Skater Snoopy

It’s Christmas, Snoopy! On Ice. At the Arlington Theatre,
Saturday, December 2.

Reviewed by Michelle Drown

I’m a big Snoopy fan, so when I heard the feisty dog was coming
to Santa Barbara as part of an ice skating performance, I jumped at
the chance to see the show. Last Saturday, with my wee niece and
nephew at my side, I settled into my seat at the Arlington ready to
be swept away by the magic of Charles Schulz’s beloved beagle come
to life — on ice, no less.

Snoopy-Web.jpgAs the lights dimmed, the audience
clapped and hooted with excitement. The show was tip-top from the
start. Snowflakes and colorful lights dappled the rink, providing a
festive feel as skaters gracefully glided onto the ice in dazzling
costumes, spinning and dancing while Christmas music filled the
theater. Then there was Snoopy — he was stuffed-animal cute, and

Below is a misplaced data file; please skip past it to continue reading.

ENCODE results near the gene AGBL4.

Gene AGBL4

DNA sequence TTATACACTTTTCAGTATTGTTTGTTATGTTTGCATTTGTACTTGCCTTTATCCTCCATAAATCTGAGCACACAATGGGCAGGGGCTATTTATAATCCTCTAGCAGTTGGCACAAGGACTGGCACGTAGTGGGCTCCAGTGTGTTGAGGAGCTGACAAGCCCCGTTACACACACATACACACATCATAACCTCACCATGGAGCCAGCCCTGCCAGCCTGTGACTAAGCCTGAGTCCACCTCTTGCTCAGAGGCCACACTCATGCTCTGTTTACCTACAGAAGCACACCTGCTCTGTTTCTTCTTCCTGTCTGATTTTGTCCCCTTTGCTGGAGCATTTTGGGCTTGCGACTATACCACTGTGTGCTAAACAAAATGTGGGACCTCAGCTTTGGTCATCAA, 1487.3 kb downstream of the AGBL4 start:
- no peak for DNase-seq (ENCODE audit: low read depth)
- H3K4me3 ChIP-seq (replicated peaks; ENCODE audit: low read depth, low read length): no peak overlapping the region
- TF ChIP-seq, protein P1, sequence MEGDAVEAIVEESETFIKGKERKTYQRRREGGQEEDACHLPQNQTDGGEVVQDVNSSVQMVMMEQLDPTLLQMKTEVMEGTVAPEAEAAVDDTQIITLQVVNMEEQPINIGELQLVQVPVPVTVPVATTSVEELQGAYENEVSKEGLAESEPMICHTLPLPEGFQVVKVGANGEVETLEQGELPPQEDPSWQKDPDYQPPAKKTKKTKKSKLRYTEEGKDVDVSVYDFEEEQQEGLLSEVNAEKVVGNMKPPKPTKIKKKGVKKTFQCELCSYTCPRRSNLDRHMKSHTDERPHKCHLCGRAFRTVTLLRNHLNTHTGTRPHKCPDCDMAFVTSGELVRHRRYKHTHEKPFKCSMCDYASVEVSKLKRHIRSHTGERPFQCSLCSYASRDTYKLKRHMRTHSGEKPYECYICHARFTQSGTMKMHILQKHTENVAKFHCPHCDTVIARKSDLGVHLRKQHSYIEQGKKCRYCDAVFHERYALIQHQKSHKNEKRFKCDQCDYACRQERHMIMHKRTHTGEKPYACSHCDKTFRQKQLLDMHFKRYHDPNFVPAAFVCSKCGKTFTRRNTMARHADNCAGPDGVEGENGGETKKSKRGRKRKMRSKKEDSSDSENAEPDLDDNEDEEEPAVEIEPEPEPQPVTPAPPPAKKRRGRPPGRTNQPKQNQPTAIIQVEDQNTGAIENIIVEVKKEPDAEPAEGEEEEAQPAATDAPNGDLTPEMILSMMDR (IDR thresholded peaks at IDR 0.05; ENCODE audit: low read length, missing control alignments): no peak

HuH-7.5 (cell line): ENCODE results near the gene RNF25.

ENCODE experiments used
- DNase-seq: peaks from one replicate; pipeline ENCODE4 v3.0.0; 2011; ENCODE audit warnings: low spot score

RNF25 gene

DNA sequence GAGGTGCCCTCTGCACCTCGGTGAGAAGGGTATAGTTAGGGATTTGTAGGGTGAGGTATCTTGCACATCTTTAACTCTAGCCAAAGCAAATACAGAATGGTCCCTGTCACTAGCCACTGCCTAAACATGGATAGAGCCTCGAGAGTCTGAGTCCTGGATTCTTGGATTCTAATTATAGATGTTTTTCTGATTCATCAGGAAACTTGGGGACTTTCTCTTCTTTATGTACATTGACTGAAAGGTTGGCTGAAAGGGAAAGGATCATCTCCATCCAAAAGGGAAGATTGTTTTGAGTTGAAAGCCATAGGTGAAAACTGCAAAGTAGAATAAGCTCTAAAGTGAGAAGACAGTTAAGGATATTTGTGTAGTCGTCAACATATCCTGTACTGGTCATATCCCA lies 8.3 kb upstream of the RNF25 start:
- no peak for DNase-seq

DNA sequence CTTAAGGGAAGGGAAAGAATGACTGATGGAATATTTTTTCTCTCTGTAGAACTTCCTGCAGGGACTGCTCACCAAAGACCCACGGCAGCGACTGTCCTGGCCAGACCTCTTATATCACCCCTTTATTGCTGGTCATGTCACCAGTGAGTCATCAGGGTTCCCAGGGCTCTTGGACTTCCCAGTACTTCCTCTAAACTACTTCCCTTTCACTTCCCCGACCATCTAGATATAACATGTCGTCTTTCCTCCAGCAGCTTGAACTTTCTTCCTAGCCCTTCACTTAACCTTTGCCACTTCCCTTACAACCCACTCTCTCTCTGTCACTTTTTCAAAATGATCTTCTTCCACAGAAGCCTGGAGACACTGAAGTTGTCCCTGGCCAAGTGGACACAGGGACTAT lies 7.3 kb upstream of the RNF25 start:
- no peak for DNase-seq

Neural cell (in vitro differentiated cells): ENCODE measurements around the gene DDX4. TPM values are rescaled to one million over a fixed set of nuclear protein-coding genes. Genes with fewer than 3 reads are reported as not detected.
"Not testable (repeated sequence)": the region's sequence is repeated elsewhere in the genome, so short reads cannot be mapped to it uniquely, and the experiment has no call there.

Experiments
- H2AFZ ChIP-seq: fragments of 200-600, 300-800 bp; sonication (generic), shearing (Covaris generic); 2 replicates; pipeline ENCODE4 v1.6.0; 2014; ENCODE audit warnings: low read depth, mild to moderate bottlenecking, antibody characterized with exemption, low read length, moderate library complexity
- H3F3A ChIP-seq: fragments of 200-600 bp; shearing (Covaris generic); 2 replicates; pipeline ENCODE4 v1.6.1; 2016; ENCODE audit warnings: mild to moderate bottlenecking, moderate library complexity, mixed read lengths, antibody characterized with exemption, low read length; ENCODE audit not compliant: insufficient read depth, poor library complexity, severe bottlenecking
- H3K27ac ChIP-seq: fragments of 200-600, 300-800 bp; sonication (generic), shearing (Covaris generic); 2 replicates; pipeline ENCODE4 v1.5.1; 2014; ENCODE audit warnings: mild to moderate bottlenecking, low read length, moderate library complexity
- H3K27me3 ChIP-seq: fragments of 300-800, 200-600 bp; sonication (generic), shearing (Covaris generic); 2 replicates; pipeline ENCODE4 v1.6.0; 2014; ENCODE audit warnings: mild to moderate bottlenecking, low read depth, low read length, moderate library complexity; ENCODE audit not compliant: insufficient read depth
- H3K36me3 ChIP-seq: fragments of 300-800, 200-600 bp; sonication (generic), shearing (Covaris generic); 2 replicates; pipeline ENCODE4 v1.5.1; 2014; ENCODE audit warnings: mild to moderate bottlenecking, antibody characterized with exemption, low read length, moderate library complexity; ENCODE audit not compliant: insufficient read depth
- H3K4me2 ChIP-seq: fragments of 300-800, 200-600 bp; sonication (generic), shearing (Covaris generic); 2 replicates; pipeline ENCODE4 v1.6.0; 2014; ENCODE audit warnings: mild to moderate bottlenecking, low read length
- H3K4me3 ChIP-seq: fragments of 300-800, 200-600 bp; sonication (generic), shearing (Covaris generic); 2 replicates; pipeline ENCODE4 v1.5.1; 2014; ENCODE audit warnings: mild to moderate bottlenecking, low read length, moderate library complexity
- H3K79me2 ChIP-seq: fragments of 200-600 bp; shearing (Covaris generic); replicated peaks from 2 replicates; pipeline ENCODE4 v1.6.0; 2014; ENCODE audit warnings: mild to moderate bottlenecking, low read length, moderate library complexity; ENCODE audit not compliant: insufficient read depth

the skater inside the costume imbued the pooch with a perfect mix
of whimsical charm and rascally attitude.

The performance consisted of two acts, each comprising five
stories with such titles as “Snoopy in the City,” “Toys and Dolls,”
and “Snoopy and the Snowmen” (which was particularly amusing). Each
skit required costume changes, providing the audience with
continuing visual delights. During the “Candyland” number, my niece
leaned over to whisper that she would very much like a dress made
out of giant pink hard candies just like the one twirling about
onstage. All the skaters in the show were pros, but a few stood
out: pair skaters Melanie Lambert and Fred Palascak did some
heart-stopping combinations, and Matt Kessinger’s skill and
athleticism were particularly impressive.

Although It’s Christmas, Snoopy! has run for some 25 years in
Santa Rosa, this was the first time Santa Barbarans were privy to
the cool fun, thanks to the cartoonist’s daughter, Montecito
resident Jill Schulz. The original production was started by
Charles Schulz himself, who once said: “The thing I enjoy most of
all, even more than drawing cartoons, is putting together an ice
show. … I think that is the ultimate in happiness.” From the look
of the bright, smiling faces leaving the Arlington after the show,
I’d say Schulz was right. n


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